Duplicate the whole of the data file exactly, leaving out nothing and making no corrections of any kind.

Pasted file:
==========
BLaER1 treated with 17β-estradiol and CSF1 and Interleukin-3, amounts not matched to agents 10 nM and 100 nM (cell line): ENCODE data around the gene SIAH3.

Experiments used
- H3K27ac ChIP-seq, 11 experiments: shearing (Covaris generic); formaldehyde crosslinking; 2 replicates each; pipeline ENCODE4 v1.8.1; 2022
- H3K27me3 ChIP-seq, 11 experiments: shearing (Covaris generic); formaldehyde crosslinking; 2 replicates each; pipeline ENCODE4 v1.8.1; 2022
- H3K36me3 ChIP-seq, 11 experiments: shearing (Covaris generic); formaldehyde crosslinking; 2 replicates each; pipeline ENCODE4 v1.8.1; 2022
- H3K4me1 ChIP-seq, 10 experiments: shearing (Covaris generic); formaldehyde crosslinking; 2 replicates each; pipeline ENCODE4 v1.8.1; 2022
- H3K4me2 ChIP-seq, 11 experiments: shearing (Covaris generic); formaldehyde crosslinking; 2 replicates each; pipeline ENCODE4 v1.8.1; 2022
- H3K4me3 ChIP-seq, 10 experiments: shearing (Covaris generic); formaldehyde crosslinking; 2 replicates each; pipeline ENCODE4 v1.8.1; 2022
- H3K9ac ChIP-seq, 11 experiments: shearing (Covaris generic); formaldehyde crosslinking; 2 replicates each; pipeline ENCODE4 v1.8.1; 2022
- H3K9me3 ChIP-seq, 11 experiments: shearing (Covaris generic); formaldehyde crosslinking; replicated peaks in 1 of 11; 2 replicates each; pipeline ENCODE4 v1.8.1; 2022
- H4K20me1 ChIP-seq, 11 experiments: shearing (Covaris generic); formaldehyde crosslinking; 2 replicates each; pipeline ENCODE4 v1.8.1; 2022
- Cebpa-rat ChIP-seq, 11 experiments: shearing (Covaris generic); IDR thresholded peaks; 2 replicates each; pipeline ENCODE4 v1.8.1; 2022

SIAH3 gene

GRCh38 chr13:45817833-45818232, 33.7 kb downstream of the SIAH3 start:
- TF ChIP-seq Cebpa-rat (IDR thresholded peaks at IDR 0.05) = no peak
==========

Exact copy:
BLaER1 treated with 17β-estradiol and CSF1 and Interleukin-3, amounts not matched to agents 10 nM and 100 nM (cell line): ENCODE data around the gene SIAH3.

Experiments used
- H3K27ac ChIP-seq, 11 experiments: shearing (Covaris generic); formaldehyde crosslinking; 2 replicates each; pipeline ENCODE4 v1.8.1; 2022
- H3K27me3 ChIP-seq, 11 experiments: shearing (Covaris generic); formaldehyde crosslinking; 2 replicates each; pipeline ENCODE4 v1.8.1; 2022
- H3K36me3 ChIP-seq, 11 experiments: shearing (Covaris generic); formaldehyde crosslinking; 2 replicates each; pipeline ENCODE4 v1.8.1; 2022
- H3K4me1 ChIP-seq, 10 experiments: shearing (Covaris generic); formaldehyde crosslinking; 2 replicates each; pipeline ENCODE4 v1.8.1; 2022
- H3K4me2 ChIP-seq, 11 experiments: shearing (Covaris generic); formaldehyde crosslinking; 2 replicates each; pipeline ENCODE4 v1.8.1; 2022
- H3K4me3 ChIP-seq, 10 experiments: shearing (Covaris generic); formaldehyde crosslinking; 2 replicates each; pipeline ENCODE4 v1.8.1; 2022
- H3K9ac ChIP-seq, 11 experiments: shearing (Covaris generic); formaldehyde crosslinking; 2 replicates each; pipeline ENCODE4 v1.8.1; 2022
- H3K9me3 ChIP-seq, 11 experiments: shearing (Covaris generic); formaldehyde crosslinking; replicated peaks in 1 of 11; 2 replicates each; pipeline ENCODE4 v1.8.1; 2022
- H4K20me1 ChIP-seq, 11 experiments: shearing (Covaris generic); formaldehyde crosslinking; 2 replicates each; pipeline ENCODE4 v1.8.1; 2022
- Cebpa-rat ChIP-seq, 11 experiments: shearing (Covaris generic); IDR thresholded peaks; 2 replicates each; pipeline ENCODE4 v1.8.1; 2022

SIAH3 gene

GRCh38 chr13:45817833-45818232, 33.7 kb downstream of the SIAH3 start:
- TF ChIP-seq Cebpa-rat (IDR thresholded peaks at IDR 0.05) = no peak